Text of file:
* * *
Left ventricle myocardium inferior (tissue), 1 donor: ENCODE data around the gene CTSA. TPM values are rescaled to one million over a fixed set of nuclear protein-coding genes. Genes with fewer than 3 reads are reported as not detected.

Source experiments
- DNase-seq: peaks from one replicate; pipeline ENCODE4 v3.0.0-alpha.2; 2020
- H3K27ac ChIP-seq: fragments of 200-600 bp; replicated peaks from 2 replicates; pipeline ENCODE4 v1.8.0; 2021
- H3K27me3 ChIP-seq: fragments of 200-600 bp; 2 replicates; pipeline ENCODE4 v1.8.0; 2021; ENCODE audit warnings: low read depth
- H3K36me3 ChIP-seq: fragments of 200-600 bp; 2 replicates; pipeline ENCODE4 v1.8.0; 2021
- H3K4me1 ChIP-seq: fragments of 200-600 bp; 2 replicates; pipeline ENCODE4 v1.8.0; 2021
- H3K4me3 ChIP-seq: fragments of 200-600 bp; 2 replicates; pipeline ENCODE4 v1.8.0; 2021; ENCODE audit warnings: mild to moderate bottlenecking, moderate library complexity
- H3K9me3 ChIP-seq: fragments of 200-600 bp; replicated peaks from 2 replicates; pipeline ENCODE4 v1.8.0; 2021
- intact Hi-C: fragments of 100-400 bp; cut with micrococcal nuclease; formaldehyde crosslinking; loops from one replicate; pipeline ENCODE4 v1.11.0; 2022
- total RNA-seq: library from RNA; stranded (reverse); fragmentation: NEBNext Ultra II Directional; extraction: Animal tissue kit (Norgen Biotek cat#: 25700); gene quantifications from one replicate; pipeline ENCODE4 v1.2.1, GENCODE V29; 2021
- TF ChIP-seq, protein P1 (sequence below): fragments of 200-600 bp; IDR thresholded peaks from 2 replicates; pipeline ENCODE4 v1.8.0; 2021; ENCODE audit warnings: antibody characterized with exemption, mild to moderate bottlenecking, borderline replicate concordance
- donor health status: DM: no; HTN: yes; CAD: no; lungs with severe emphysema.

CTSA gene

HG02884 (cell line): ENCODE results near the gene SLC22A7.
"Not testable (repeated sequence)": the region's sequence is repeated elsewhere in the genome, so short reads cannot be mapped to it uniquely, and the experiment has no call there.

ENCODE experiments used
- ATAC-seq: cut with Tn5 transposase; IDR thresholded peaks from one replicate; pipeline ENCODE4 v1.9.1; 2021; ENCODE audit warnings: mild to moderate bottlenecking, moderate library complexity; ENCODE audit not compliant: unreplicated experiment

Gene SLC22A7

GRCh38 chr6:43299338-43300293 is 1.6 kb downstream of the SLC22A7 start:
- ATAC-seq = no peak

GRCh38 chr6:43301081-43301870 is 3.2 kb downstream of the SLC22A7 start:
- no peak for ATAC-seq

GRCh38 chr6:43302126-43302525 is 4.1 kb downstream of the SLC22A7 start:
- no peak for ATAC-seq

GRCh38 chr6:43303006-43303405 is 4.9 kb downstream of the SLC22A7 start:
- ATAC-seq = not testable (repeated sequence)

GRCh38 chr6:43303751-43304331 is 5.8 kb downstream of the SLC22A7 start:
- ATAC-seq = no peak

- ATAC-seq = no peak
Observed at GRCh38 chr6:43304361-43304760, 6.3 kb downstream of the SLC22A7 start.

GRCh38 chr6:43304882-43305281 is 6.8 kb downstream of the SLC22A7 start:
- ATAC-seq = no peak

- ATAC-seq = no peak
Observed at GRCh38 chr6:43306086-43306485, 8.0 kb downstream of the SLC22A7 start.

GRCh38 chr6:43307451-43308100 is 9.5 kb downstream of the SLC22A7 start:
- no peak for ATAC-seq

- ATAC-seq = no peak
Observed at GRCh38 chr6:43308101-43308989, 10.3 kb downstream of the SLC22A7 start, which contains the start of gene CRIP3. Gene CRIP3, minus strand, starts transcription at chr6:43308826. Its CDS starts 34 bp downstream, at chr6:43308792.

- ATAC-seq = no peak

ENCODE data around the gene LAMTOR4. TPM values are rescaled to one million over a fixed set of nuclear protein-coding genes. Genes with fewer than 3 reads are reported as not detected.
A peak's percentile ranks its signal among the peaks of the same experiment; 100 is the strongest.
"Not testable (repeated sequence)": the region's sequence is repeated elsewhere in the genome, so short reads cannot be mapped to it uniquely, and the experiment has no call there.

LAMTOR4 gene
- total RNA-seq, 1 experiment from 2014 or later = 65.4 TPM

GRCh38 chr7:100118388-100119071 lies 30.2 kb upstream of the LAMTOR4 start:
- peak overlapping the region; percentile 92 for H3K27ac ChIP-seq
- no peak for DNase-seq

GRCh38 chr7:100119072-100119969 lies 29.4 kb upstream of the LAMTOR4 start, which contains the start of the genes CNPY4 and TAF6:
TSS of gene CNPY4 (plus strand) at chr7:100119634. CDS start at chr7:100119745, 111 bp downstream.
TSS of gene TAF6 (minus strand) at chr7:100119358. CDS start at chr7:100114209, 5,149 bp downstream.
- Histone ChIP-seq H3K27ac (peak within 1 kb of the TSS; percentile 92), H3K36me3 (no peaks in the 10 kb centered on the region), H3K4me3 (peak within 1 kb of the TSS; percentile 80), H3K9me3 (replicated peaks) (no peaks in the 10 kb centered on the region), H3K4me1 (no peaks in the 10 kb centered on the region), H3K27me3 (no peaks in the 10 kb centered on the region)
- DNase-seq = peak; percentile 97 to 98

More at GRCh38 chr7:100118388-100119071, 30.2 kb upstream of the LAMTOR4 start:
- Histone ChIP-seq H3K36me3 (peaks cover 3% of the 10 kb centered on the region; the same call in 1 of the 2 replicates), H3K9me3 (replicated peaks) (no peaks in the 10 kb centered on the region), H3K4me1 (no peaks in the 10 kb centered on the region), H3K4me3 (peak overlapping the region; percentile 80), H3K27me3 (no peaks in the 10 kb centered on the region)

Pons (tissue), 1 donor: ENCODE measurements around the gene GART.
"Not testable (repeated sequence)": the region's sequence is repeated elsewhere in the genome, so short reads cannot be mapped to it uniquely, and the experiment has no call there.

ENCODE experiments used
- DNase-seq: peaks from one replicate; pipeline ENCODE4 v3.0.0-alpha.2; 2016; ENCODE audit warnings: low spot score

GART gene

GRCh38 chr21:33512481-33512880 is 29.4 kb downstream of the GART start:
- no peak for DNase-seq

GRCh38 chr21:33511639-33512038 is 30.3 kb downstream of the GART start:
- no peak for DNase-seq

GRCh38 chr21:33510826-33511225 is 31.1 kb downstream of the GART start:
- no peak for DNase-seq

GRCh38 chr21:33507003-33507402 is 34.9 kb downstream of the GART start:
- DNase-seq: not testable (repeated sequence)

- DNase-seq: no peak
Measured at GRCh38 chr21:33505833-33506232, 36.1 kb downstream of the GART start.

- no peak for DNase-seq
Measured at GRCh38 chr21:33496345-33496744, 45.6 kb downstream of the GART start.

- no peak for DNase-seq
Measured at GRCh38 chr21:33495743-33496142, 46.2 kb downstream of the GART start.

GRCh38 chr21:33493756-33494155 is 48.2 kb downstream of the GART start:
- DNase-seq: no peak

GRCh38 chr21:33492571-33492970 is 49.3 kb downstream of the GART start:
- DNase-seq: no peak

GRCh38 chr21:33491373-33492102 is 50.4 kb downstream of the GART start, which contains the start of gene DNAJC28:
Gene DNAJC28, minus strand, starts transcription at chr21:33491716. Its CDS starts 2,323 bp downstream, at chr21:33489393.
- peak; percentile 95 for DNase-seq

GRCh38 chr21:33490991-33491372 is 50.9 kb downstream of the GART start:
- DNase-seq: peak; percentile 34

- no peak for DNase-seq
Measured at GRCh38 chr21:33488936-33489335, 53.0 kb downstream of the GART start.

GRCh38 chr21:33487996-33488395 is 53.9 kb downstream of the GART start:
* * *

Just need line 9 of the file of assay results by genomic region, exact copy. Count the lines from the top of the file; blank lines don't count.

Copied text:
- H3K9me3 ChIP-seq: fragments of 200-600 bp; replicated peaks from 2 replicates; pipeline ENCODE4 v1.8.0; 2021